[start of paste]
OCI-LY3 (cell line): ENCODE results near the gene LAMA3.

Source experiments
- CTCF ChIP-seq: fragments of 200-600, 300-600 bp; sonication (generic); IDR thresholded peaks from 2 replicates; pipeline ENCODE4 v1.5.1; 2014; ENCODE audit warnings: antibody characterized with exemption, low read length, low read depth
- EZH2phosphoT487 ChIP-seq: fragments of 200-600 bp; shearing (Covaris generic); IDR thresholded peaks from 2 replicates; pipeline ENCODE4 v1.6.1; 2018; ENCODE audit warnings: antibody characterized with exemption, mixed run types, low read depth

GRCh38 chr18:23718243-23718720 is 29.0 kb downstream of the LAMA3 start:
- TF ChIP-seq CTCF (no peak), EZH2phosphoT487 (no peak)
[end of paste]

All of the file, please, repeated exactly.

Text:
OCI-LY3 (cell line): ENCODE results near the gene LAMA3.

Source experiments
- CTCF ChIP-seq: fragments of 200-600, 300-600 bp; sonication (generic); IDR thresholded peaks from 2 replicates; pipeline ENCODE4 v1.5.1; 2014; ENCODE audit warnings: antibody characterized with exemption, low read length, low read depth
- EZH2phosphoT487 ChIP-seq: fragments of 200-600 bp; shearing (Covaris generic); IDR thresholded peaks from 2 replicates; pipeline ENCODE4 v1.6.1; 2018; ENCODE audit warnings: antibody characterized with exemption, mixed run types, low read depth

GRCh38 chr18:23718243-23718720 is 29.0 kb downstream of the LAMA3 start:
- TF ChIP-seq CTCF (no peak), EZH2phosphoT487 (no peak)